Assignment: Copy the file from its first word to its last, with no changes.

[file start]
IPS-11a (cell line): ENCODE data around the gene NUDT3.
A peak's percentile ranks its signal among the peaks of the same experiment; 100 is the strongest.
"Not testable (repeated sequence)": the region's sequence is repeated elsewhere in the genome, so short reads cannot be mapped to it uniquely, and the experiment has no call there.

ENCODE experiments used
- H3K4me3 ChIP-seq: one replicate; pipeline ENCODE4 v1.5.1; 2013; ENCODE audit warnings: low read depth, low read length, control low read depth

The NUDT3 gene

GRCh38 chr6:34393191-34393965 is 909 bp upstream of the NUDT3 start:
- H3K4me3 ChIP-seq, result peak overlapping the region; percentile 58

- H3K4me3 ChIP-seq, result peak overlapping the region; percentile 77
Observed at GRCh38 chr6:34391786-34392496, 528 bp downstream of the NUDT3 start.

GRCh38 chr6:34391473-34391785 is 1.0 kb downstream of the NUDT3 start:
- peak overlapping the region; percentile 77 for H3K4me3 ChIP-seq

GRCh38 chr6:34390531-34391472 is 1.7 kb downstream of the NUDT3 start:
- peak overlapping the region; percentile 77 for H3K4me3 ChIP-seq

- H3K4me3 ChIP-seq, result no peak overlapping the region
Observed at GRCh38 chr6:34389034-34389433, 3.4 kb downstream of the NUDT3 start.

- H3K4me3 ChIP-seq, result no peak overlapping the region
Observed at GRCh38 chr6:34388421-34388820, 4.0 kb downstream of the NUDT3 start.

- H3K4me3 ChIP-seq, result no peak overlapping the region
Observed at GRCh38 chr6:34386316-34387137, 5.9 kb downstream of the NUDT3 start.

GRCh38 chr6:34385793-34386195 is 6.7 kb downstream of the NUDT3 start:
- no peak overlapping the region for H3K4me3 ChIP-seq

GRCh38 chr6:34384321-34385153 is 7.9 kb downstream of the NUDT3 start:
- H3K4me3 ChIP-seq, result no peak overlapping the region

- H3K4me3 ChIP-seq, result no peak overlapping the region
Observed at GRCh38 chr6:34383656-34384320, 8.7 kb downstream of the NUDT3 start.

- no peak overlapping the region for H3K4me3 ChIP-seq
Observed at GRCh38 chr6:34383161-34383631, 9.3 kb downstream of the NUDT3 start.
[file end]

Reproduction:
IPS-11a (cell line): ENCODE data around the gene NUDT3.
A peak's percentile ranks its signal among the peaks of the same experiment; 100 is the strongest.
"Not testable (repeated sequence)": the region's sequence is repeated elsewhere in the genome, so short reads cannot be mapped to it uniquely, and the experiment has no call there.

ENCODE experiments used
- H3K4me3 ChIP-seq: one replicate; pipeline ENCODE4 v1.5.1; 2013; ENCODE audit warnings: low read depth, low read length, control low read depth

The NUDT3 gene

GRCh38 chr6:34393191-34393965 is 909 bp upstream of the NUDT3 start:
- H3K4me3 ChIP-seq, result peak overlapping the region; percentile 58

- H3K4me3 ChIP-seq, result peak overlapping the region; percentile 77
Observed at GRCh38 chr6:34391786-34392496, 528 bp downstream of the NUDT3 start.

GRCh38 chr6:34391473-34391785 is 1.0 kb downstream of the NUDT3 start:
- peak overlapping the region; percentile 77 for H3K4me3 ChIP-seq

GRCh38 chr6:34390531-34391472 is 1.7 kb downstream of the NUDT3 start:
- peak overlapping the region; percentile 77 for H3K4me3 ChIP-seq

- H3K4me3 ChIP-seq, result no peak overlapping the region
Observed at GRCh38 chr6:34389034-34389433, 3.4 kb downstream of the NUDT3 start.

- H3K4me3 ChIP-seq, result no peak overlapping the region
Observed at GRCh38 chr6:34388421-34388820, 4.0 kb downstream of the NUDT3 start.

- H3K4me3 ChIP-seq, result no peak overlapping the region
Observed at GRCh38 chr6:34386316-34387137, 5.9 kb downstream of the NUDT3 start.

GRCh38 chr6:34385793-34386195 is 6.7 kb downstream of the NUDT3 start:
- no peak overlapping the region for H3K4me3 ChIP-seq

GRCh38 chr6:34384321-34385153 is 7.9 kb downstream of the NUDT3 start:
- H3K4me3 ChIP-seq, result no peak overlapping the region

- H3K4me3 ChIP-seq, result no peak overlapping the region
Observed at GRCh38 chr6:34383656-34384320, 8.7 kb downstream of the NUDT3 start.

- no peak overlapping the region for H3K4me3 ChIP-seq
Observed at GRCh38 chr6:34383161-34383631, 9.3 kb downstream of the NUDT3 start.